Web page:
Thursday, June 08, 2023

Progress being made for LEO memorial

Local Editor | March 24, 2023 1:00 AM

WALLACE — Earlier this month, the Shoshone Board of County Commissioners (BOCC) met former Shoshone County Sheriff Mike Gunderson, Roy Reel, Spike Angle and Dan Schierman to discuss their progress on a new memorial that will be outside the county courthouse.

The memorial will honor law enforcement officers who have fallen in the line of duty.

The concept was first floated about two years ago when Reel came to Gunderson and Osburn Police Chief Darell Braaten with the idea — Reel had been a dispatcher for the county in the 1970s and took the call the last time a local LEO was killed in ‘76.

Both Gunderson and Braaten felt this was a worthy cause and put together a group of former LEOs who might be interested in helping them figure out how to accomplish their goal.

The group first met with the BOCC last June and proposed their plan to have the memorial sit on the courthouse’s lawn, near the flagpole and Ten Commandments.

The BOCC agreed with their plan wholeheartedly, and along with a donation from Dave Smith Motors, committed some county funds to the project as well.

The initial plan was to have the memorial stone placed in the fall, but as cold weather set in and supply chain issues made delivery slower than anticipated the project was pushed to the spring.

The committee has the stone now but needs the weather to be consistently at 55 degrees or higher in order for it to be placed and sandblasted.

In the time since the BOCC had approved the project, the board has had a complete change in its members, so the recent meeting consisted of bringing them up to speed, making sure that they still had the board’s blessing, and also seeing if they would have any issues with the project expanding a bit.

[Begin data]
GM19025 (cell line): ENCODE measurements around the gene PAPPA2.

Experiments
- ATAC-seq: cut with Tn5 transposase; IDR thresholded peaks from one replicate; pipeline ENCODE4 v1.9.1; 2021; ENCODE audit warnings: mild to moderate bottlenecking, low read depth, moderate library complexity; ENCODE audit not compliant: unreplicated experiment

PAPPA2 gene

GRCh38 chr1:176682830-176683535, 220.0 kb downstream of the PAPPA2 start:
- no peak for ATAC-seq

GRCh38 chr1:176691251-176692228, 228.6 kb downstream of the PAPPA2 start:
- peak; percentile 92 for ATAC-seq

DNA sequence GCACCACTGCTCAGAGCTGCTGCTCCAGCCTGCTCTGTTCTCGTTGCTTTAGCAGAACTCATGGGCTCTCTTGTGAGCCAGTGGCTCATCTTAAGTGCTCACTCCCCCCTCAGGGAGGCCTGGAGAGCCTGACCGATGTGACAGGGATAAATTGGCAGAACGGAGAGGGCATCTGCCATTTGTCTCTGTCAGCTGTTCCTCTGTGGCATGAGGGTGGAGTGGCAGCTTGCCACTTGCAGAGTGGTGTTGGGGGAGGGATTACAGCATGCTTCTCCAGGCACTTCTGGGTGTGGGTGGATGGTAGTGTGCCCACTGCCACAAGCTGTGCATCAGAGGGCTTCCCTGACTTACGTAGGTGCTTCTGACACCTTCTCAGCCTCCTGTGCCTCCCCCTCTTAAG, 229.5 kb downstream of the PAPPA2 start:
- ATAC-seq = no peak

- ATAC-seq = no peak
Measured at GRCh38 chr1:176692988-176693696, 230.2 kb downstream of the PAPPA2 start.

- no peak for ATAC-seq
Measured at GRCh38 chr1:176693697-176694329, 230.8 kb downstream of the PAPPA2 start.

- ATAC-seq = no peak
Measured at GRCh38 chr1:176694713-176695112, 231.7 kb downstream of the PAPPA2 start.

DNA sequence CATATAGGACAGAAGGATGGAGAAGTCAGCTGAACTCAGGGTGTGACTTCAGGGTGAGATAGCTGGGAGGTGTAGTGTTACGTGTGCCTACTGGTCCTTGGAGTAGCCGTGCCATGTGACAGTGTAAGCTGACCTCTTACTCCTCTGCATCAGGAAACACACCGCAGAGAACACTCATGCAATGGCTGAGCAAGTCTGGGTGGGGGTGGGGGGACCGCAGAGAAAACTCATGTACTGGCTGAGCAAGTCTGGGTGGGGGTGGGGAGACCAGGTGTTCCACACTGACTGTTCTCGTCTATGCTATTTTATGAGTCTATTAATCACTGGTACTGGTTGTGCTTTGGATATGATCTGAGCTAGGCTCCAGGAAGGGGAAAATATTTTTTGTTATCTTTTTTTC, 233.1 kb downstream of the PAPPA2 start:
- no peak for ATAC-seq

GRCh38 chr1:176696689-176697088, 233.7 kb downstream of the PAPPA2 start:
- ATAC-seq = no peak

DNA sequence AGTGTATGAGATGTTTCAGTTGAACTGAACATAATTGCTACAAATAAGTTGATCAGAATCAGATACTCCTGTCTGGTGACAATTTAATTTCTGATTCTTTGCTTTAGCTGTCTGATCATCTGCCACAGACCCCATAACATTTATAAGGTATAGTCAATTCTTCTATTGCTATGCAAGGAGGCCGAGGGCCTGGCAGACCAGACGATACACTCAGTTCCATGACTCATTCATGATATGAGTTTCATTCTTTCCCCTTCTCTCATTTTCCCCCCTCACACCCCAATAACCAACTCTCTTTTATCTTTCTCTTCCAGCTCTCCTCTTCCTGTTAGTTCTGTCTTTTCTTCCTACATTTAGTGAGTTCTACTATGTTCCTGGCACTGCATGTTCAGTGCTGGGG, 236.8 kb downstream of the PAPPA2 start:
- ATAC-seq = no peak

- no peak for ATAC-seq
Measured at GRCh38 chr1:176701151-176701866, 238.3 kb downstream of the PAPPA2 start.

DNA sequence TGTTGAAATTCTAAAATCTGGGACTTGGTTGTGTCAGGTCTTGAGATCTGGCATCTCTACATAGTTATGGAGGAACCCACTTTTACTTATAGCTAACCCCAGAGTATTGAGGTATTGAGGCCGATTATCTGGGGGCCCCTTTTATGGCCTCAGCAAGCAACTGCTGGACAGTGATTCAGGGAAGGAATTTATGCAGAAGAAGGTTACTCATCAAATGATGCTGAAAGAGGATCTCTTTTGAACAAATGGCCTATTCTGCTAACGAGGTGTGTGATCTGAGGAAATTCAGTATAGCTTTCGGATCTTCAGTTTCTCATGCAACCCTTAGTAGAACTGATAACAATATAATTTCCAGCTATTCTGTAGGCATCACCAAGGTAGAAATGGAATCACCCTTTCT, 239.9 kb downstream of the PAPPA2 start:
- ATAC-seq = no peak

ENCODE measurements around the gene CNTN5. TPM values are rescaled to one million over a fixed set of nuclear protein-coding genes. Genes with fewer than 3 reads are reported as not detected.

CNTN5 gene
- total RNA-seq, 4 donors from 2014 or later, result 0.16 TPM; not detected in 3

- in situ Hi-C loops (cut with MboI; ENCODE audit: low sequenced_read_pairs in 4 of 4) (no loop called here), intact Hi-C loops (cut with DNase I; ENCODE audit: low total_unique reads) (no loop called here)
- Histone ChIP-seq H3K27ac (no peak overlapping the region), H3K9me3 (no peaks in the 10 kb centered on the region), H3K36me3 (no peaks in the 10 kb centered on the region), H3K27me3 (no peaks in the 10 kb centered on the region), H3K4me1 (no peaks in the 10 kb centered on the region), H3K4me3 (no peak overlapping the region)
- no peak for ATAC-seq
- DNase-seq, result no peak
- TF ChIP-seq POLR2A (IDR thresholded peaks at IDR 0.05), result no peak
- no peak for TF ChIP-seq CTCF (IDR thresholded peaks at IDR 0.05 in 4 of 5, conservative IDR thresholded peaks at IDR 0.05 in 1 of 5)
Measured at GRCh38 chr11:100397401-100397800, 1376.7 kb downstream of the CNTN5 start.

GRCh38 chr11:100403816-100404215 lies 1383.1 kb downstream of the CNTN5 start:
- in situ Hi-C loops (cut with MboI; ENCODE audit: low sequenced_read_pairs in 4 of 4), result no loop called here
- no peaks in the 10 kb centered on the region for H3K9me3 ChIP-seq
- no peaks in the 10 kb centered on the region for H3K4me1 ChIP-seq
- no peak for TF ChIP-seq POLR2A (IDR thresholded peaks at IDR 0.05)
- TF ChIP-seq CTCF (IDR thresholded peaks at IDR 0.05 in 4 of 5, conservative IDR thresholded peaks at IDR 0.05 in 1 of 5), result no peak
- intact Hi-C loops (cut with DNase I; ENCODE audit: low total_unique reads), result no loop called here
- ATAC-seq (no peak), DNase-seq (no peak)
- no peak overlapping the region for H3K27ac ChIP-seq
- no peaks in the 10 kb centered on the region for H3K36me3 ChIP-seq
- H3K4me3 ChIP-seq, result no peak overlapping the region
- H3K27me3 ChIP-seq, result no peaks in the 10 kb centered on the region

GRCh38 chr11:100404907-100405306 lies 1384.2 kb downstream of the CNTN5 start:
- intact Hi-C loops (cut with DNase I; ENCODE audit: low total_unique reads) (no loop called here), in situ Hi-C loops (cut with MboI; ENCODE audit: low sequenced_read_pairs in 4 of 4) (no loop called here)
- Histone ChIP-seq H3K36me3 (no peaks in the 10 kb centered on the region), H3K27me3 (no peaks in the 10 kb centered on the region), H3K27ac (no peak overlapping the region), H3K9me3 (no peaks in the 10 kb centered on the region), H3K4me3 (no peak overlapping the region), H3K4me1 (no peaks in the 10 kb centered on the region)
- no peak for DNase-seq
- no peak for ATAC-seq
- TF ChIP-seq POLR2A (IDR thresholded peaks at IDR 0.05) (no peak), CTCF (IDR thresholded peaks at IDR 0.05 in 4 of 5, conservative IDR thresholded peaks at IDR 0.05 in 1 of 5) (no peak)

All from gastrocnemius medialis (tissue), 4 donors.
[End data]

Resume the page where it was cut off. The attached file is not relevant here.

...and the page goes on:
Along with the memorial stone, the plan now includes a bench that will be placed nearby, as well as lighting for the memorial and pavers put in that lead to it.

“I think it’s the least we can do to accommodate these families,” Gunderson said.

The BOCC was thrilled to learn about the memorial — and chairman Dave Dose made sure that the committee knew that they were there to help if need be.

“If I understand it correctly, the last commission has blessed this,” Dose said. “So I think it’s just a matter of figuring out how we can help make it happen. Let’s hope we don’t have to put any more names on it.”

In the county’s long history, only two LEOs have fallen in the line of duty, so their names will be the first two added to the memorial.

The first name will be that of 66-year-old Wallace Police Officer John C. Farris, who was stabbed to death on Jan. 31, 1946, after catching a suspect attempting to break into a grocery store. The suspect fled, but was later arrested after being shot by other officers. The 21-year-old suspect, an escapee from the Montana State Penitentiary, was later convicted of first-degree murder and sentenced to life in prison.

The second name inscribed will be that of 23-year-old Osburn Police Officer Earl Charles “Chuck” Ashton, who was shot and killed on Aug. 17, 1976, after stopping the driver of a vehicle for traveling the wrong way on Interstate 90. As he approached the window of the vehicle, the male suspect fired at Ashton with a .30-.30 rifle and struck him in the neck as he attempted to push the barrel of the gun away. The suspect was later arrested following a pursuit in Kootenai County and was sentenced to death. However, the sentence was later overturned by a Supreme Court ruling and he ended up receiving 25 years in prison.

As soon as the weather gets back to being steadily warmer, the different parts of the memorial will be installed and a dedication ceremony will take place.

The Law Enforcement Memorial account at the courthouse will remain active for anyone who would like to donate to it, whether that be for maintaining the memorial or — God forbid — it ever needs another name added to it.

“I think this is a great thing,” said Commissioner Tracy Casady.

“I agree,” said Commissioner Jeff Zimmerman.

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